Honorable Mention

Marlene Debel to lead MetLife's institutional retirement business; Funded status of S&P 1500 pension plans rose 1% in January; TrimTabs reports that global equities outdrew U.S. equities after the recent price dip.

Debel to lead MetLife’s institutional retirement business

MetLife, Inc., has named Executive Vice President Marlene Debel as head of its Retirement & Income Solutions (RIS) business, effective immediately. She is responsible for MetLife’s structured risk and funding solutions for institutional retirement plans, including pension risk transfer, institutional income annuities and stable value funds.

Debel will remain U.S. CFO for MetLife until a successor is named. Previously she spent five years as MetLife’s treasurer, where she was responsible for capital management, liquidity risk, cash management and MetLife’s relationships with banks and ratings agencies.

Debel joined MetLife from Bank of America where she was head of Global Liquidity Risk Management. Prior to that, Debel was Assistant Treasurer of Merrill Lynch and Co.

Debel joined MetLife in 2011. She received an MBA in finance from Fordham University and a BS in finance from the State University of New York at Albany.  

Funded status of S&P 1500 pensions rose 1% in February    

The estimated aggregate funding status of pension plans sponsored by S&P 1500 companies rose one percent in February 2018 to 88% at the end of the month, according to a release from Mercer, the human resource consulting of Marsh & McLennan Companies.

The improvement resulted from “a significant increase in discount rates, which more than offset losses in the equity markets,” a Mercer release said. As of February 28, 2018, the pension fund’s estimated aggregate deficit of $262 billion had decreased by $29 billion, from $291 billion at the end of January.

The S&P 500 index fell 3.9% and the MSCI EAFE index fell 4.7% in February, the release said. Typical discount rates for pension plans as measured by the Mercer Yield Curve rose by 23 basis points to 3.97%.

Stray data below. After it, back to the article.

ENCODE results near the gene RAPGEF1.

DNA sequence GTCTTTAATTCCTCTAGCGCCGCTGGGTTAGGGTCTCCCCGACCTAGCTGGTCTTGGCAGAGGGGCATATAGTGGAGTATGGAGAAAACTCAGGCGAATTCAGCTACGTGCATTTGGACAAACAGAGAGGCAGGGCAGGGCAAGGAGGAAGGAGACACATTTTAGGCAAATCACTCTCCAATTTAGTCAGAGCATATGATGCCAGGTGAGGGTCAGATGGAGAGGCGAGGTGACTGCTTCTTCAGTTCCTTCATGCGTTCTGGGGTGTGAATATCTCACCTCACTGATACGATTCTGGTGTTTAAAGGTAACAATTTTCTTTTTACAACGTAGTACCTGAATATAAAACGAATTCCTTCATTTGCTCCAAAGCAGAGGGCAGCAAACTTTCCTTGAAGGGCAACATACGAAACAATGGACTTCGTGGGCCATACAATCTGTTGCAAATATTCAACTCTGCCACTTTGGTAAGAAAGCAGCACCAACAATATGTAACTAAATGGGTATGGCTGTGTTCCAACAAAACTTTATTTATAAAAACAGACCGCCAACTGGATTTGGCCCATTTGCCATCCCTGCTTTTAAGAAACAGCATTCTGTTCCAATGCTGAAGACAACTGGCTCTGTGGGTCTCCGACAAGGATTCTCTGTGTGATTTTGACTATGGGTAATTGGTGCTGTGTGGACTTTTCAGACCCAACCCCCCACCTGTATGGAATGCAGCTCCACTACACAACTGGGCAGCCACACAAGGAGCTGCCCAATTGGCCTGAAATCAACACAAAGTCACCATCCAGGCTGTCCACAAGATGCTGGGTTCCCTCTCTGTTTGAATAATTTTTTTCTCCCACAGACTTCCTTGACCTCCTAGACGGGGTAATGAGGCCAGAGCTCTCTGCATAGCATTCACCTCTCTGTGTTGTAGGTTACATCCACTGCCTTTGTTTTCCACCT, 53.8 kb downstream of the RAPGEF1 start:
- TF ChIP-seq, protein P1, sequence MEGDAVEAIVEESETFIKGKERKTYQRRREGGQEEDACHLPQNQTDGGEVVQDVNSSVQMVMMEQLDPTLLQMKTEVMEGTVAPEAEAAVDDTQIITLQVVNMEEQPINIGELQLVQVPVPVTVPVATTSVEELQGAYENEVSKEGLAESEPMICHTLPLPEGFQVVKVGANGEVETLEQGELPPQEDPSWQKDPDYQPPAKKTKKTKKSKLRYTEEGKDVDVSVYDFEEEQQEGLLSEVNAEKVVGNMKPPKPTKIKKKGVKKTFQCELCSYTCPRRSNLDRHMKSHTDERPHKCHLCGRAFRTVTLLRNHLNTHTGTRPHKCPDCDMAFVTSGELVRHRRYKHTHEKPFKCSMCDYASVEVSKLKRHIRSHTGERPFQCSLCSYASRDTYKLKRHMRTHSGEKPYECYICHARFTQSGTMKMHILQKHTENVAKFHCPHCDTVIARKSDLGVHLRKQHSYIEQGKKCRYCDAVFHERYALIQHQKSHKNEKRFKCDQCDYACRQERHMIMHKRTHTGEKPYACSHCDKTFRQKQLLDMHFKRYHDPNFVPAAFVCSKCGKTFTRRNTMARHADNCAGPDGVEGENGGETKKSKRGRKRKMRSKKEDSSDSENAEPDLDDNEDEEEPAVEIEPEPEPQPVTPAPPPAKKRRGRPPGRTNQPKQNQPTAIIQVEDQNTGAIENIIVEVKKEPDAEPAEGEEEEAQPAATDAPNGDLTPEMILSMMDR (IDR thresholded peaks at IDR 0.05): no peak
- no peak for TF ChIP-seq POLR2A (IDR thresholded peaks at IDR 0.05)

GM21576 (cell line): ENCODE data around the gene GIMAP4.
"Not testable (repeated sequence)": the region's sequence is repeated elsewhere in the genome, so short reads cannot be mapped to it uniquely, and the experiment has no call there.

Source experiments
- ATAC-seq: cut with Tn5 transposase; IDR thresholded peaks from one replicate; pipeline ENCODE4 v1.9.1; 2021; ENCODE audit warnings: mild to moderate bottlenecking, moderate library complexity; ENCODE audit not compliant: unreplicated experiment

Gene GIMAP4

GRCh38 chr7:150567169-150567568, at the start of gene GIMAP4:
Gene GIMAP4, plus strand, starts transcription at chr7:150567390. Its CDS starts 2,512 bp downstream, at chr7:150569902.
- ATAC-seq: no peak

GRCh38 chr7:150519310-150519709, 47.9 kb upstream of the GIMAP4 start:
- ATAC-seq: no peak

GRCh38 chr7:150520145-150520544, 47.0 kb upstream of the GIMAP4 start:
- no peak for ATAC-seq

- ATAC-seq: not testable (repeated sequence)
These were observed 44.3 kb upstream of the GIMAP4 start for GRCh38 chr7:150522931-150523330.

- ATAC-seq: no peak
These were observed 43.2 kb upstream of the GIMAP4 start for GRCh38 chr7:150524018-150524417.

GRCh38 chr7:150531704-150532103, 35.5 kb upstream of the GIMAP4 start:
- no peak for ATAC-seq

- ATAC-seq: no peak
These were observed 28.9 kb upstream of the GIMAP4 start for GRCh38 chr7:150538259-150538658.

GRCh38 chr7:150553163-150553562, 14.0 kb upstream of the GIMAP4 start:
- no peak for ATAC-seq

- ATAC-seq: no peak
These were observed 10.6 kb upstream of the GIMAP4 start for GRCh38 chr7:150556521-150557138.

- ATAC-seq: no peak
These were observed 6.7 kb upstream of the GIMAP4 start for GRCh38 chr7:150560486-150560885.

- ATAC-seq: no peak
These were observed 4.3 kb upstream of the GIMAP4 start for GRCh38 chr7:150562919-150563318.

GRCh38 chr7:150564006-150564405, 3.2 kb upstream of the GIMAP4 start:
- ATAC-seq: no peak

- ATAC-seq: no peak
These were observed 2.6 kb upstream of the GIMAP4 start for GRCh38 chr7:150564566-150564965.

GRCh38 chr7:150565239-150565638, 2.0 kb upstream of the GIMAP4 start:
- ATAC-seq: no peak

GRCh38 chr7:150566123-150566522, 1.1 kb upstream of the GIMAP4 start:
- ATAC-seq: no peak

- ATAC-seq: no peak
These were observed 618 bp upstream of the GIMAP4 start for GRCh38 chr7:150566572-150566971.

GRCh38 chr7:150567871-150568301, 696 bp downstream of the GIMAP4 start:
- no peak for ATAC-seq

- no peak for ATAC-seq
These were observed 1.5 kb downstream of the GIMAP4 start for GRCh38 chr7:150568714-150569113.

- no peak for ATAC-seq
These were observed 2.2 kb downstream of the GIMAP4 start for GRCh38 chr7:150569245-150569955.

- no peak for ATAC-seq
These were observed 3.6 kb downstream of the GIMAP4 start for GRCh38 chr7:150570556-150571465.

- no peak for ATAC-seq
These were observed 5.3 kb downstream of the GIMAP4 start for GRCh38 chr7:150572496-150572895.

“Volatility continued in February, and equities ended down by around 4% for the month, marking the first significant month-over-month decrease in over a year,” said Scott Jarboe, a partner in Mercer’s Wealth business.

“Aggregate funded status still saw some improvement due to an increase in discount rates by over 20 basis points. Clients are beginning to look carefully at plans in 2018, and we expect to see some evolution in the context of tax reform and market volatility.”                                              

The estimated aggregate value of pension plan assets of the S&P 1500 companies as of January 31, 2018 was $1.99 trillion, compared with liabilities of $2.28 trillion. At the end of February, assets were $1.97 trillion USD, compared with liabilities of $2.23 trillion USD.  

Each month, Mercer estimates the aggregate funded status position of plans sponsored by S&P 1500 companies. The estimates are based on each company’s latest available year-end statement and by projections to February 28, 2018 in line with financial indices. The estimates include US domestic qualified and non-qualified plans, along with all non-domestic plans.

After dip, global equities outdraw U.S. equities: TrimTabs

U.S. equity funds and global equity funds both suffered price declines in February, but with very different responses from investors. While U.S. funds endured their third-largest monthly outflow on record, global equity funds continued to attract cash.

U.S. equity mutual funds (MFs) lost an estimated $21.5 billion, in line with outflows in recent months. U.S. equity ETF owners sold $19.6 billion, the most in three years and the third-most in TrimTabs’ records. 

For global equity MFs and ETFs, the story was very different. They received a combined $17.9 billion last month, even though they fell 4.9% (versus a 4.3% drop for U.S. equity funds). Global equity ETFs added $7.8 billion, their fifteenth consecutive monthly inflow. Global equity MFs received an estimated $10.1 billion, their eleventh consecutive monthly inflow and second-biggest inflow in the past six months.

Demand for bonds finally dried up as Treasury yields hit four-year highs. Bond MFs and ETFs shed $4.4 billion in February after drawing a record $53.3 billion in January. The outflow last month was the first since December 2016, and it came after inflows averaged $33.4 billion in the previous 12 months.

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